The Carter adminstration has no desire, however, to enlarge the State Department stockpile with its inventory elaborate porcelain or crystal art objects.
One such item among the three trunkloads of gifts accompanying Jimmy and Rosalynn Carter is a 19-inchtall unglazed bisque porcelain owl donated in December 1974, by Cybis of Trenton, N.J.
"We're indeed flattered," said Cybis president Joseph Chorlton of Carter's decision to present the owl to the people of Poland for exhibition in the Royal Palace of Warsaw.
Cybis, like the nationally advertised Boehn Birds and Steuben Glass, was a favorite supplier of gifts either by donation or at discount prices during the Nixon years. On Nixon's trip to Moscow in 1972, Cybis provided, at a greatly reduced price, the one-of-a-kind porcelain chess set valued at $250,000 and presented as a gift to the Russian people.
Yet another gift from the State Department stockpile that Carter took abroad is a Steuben crystal "Prism of the Golden Eagle." Since a golden eagle in the base is reflected up into the prism, it was thought also to reflect Saudi Arabian King Khalid's interest in birds. Or, more precisely, falconry.
Only the gift to Belgium's King Baudouin, of the six Carter is giving heads of state (books are going to their heads of government), was solicited by Dobelle. Shortly after Carter took office, Dobelle said he asked the governors of the 50 states to contribute items handcrafted by local artisans. Both Khalid and Baudouin received the Winslow Homer plates from Nixon or Ford on previous state occasions, according to Dobelle.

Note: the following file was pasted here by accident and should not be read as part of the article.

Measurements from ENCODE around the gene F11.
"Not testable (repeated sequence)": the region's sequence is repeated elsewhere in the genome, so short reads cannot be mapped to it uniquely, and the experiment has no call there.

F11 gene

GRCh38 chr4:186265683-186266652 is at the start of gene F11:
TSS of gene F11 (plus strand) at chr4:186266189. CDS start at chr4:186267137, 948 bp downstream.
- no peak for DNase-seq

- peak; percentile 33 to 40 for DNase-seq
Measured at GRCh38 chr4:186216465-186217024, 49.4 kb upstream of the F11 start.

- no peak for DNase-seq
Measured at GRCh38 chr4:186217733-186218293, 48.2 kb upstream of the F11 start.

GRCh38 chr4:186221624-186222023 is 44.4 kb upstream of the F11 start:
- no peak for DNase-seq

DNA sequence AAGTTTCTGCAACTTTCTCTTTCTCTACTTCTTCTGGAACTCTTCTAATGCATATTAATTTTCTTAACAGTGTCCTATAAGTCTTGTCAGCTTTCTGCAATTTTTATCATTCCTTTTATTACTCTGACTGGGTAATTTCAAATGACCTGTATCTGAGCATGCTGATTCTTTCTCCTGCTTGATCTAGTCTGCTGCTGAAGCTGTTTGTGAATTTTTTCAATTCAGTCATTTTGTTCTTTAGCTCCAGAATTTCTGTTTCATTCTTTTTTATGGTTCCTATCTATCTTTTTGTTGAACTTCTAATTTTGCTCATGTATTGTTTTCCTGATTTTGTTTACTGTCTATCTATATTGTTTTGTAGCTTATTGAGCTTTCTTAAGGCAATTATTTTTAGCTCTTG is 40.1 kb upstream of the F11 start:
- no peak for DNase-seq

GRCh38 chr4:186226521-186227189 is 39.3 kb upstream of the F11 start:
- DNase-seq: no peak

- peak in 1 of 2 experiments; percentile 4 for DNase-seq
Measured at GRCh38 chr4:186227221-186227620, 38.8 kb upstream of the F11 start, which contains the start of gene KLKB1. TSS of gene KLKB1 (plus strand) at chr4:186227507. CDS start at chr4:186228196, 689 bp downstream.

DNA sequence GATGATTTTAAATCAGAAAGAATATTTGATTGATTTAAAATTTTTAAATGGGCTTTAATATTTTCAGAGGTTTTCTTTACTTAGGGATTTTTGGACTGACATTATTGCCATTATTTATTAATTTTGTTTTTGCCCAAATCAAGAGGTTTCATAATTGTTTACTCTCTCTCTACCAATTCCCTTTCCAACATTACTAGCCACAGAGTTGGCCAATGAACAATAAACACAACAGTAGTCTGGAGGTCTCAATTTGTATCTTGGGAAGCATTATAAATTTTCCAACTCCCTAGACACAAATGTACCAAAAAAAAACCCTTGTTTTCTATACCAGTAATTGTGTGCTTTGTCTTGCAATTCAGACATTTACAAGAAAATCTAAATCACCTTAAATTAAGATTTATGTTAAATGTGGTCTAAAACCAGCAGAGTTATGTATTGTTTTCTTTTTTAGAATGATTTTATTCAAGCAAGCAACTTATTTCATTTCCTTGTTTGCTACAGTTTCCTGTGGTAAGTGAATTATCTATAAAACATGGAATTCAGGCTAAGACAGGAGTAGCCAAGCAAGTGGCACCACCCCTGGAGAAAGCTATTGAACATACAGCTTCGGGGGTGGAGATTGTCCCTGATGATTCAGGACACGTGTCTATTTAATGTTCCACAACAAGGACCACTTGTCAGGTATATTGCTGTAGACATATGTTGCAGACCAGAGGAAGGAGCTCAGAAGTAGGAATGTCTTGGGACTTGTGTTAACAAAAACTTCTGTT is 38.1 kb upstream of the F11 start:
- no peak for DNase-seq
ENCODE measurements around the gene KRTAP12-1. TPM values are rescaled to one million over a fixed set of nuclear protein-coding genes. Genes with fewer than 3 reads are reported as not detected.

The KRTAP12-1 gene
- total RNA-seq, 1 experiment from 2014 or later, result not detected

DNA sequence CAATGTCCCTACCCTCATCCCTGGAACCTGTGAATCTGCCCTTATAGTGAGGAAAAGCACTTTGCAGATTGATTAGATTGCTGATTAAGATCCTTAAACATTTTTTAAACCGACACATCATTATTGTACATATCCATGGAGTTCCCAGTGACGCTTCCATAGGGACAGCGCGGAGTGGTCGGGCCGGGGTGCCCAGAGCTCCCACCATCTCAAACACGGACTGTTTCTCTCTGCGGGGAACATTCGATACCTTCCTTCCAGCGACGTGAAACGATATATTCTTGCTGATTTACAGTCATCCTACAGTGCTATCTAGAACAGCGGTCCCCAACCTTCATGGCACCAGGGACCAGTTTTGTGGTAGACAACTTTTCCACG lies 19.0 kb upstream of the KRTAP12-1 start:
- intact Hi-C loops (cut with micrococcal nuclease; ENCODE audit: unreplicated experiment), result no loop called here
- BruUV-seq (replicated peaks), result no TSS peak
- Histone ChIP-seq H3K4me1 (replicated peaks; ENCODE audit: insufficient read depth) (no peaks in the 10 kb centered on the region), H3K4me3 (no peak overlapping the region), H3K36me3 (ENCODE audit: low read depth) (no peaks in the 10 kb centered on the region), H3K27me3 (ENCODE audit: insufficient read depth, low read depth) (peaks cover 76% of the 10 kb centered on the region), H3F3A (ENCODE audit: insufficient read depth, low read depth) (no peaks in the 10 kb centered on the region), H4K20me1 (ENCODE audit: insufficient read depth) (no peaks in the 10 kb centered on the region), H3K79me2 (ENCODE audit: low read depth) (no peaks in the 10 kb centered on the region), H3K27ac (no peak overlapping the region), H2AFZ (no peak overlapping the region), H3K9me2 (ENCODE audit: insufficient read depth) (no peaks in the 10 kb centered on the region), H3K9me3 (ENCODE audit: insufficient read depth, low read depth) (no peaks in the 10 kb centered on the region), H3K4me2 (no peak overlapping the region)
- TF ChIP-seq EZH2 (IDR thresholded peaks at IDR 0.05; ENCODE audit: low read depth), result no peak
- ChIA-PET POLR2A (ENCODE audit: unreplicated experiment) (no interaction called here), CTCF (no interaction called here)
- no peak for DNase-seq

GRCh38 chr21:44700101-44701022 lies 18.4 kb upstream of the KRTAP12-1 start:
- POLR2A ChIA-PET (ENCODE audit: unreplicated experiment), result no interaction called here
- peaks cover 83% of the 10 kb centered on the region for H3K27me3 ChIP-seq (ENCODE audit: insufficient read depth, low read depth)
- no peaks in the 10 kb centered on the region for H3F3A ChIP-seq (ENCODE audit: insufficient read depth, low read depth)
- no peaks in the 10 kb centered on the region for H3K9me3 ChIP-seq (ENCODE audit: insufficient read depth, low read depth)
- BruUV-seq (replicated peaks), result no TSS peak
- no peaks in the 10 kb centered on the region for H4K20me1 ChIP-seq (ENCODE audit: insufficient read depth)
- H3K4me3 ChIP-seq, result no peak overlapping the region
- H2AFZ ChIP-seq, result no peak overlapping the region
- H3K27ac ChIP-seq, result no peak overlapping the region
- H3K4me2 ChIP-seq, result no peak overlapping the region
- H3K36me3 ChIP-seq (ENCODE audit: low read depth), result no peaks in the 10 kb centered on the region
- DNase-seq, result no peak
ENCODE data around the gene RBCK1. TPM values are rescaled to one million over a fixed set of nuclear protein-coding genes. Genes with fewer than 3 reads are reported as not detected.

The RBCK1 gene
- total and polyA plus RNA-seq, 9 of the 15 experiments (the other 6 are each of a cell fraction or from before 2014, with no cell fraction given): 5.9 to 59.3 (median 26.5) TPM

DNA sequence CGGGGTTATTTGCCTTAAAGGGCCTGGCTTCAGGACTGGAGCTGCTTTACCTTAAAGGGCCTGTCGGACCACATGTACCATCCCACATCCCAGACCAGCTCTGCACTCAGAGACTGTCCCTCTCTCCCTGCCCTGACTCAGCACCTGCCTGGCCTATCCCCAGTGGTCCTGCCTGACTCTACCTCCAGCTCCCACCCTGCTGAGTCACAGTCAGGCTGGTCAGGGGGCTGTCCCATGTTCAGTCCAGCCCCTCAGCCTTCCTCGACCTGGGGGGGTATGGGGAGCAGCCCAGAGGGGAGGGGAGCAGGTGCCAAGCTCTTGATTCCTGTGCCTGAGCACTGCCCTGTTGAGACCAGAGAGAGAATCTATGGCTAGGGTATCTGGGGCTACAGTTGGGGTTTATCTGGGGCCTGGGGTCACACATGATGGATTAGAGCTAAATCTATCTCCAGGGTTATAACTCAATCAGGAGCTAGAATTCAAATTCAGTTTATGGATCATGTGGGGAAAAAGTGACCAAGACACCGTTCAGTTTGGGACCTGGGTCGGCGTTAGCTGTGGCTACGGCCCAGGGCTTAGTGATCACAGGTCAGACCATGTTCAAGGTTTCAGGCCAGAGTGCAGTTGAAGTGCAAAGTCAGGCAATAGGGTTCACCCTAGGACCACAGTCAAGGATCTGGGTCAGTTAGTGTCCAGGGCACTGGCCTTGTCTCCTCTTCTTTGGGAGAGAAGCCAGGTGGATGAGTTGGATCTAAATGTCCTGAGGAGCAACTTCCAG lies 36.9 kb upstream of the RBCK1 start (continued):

Responses came from about 30 governors, among them Virginia's Mills Godwin, who provided the hammered sterling silver beaker from Williamsburg destined from Baudouin. The link, according to Dobelle, is Baudouin's interest in antique silver.
Matching interests is crucial, according to Wiley Buchanan, chief of protocol to President Eisenhower.
"You wouldn't take porcelain to Vienna, or a sheep to a place where they think it's holy."
Even so there have been slipups. One former protocol officer remembers arriving in Tokyo with a couple of dozen tape recorders, only to discover they had been made in Japan.
Marion Smoak remembers when Ronald Reagan, representing Nixon took a jade tree designed by Nancy Reagan to the King of Thailand, though Thailand has some spectacular jade of its own.
Today in Warsaw, Rosalynn Carter will give 200 coloring books to patients at the new Child Health Center. She also will give the Polish Jazz Federation a set of tapes, made at a recent White House concert by Sarah Vaughn and Dizzy Gillespie with Willis Conover narrating.
Neither gift is likely to embarrass the Americans or the Poles.
The White House concert was during the visit here of the Shah of Iran carefully edited out. "It seemed to make more sense not to go into that," said a spokesperson for Mrs. Carter.
And the coloring books are the creation of a Michigan woman who wanted to teach her daughter about Polish folk heroes and customs to counter the ethnic jokes.